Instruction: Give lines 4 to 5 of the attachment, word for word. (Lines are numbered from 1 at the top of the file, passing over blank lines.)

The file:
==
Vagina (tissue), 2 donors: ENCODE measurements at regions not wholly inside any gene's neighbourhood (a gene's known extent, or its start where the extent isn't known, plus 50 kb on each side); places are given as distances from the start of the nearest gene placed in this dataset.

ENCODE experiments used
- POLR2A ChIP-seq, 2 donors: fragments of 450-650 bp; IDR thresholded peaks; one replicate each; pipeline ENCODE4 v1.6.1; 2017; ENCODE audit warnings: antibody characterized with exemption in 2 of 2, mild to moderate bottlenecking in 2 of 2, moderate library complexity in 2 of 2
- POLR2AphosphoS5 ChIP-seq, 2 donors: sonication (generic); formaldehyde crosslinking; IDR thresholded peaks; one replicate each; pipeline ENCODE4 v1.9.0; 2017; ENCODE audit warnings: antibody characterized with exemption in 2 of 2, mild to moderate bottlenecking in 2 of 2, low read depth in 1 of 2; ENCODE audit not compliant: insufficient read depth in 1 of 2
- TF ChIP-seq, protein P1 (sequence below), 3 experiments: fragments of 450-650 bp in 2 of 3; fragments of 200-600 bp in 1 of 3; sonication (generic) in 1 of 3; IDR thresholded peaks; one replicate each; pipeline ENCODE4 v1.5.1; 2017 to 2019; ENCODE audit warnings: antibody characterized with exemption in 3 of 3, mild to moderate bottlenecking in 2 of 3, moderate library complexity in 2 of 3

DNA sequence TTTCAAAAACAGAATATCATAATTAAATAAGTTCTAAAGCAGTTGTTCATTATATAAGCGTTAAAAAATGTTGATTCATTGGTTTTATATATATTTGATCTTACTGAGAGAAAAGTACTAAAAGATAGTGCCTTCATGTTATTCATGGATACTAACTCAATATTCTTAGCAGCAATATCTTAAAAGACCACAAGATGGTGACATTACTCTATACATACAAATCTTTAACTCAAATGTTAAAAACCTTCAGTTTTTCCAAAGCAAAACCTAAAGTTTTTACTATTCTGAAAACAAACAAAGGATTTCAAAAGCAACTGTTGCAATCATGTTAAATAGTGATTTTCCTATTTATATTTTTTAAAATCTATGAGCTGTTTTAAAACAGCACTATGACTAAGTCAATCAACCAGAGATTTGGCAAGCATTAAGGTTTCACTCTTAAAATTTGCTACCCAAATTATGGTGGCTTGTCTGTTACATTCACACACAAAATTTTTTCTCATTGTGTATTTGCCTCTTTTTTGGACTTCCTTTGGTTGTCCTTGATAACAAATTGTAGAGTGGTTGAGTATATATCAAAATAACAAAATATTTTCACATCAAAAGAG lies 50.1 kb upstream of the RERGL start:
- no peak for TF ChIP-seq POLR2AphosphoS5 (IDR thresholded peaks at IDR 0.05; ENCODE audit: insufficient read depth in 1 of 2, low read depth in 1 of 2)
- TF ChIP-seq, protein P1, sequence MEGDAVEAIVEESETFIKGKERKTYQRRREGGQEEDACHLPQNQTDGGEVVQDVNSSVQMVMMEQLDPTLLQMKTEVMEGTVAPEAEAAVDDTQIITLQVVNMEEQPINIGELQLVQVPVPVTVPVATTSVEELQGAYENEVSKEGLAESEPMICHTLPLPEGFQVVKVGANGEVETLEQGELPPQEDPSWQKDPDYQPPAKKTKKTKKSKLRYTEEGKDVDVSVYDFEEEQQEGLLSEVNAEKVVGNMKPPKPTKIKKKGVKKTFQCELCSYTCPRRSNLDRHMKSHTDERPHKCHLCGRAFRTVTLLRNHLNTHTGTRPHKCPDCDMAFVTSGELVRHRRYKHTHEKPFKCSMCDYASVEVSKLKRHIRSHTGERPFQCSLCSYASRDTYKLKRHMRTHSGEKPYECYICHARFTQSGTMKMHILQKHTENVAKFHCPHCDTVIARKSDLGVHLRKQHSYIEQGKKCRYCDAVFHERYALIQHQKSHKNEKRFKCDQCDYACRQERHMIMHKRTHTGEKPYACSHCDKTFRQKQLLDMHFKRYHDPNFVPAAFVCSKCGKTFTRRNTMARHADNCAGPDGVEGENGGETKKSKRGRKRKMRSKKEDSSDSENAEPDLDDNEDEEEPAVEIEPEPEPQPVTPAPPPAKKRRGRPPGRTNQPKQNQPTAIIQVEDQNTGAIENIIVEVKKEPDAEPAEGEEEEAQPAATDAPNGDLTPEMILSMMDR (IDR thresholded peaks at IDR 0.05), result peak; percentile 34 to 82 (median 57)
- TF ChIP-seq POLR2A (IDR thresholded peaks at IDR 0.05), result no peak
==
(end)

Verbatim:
- POLR2AphosphoS5 ChIP-seq, 2 donors: sonication (generic); formaldehyde crosslinking; IDR thresholded peaks; one replicate each; pipeline ENCODE4 v1.9.0; 2017; ENCODE audit warnings: antibody characterized with exemption in 2 of 2, mild to moderate bottlenecking in 2 of 2, low read depth in 1 of 2; ENCODE audit not compliant: insufficient read depth in 1 of 2
- TF ChIP-seq, protein P1 (sequence below), 3 experiments: fragments of 450-650 bp in 2 of 3; fragments of 200-600 bp in 1 of 3; sonication (generic) in 1 of 3; IDR thresholded peaks; one replicate each; pipeline ENCODE4 v1.5.1; 2017 to 2019; ENCODE audit warnings: antibody characterized with exemption in 3 of 3, mild to moderate bottlenecking in 2 of 3, moderate library complexity in 2 of 3